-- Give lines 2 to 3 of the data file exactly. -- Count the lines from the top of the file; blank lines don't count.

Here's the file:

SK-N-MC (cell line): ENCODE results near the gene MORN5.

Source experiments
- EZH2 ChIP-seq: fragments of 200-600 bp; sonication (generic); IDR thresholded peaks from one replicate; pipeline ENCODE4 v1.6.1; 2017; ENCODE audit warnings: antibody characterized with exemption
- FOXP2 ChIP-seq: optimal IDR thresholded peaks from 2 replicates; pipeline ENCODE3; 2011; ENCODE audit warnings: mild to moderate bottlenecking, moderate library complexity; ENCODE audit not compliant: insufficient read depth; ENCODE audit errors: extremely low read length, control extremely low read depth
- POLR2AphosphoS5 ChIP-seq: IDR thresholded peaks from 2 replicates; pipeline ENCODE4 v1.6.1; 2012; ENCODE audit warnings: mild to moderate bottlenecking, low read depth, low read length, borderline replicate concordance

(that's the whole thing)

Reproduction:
Source experiments
- EZH2 ChIP-seq: fragments of 200-600 bp; sonication (generic); IDR thresholded peaks from one replicate; pipeline ENCODE4 v1.6.1; 2017; ENCODE audit warnings: antibody characterized with exemption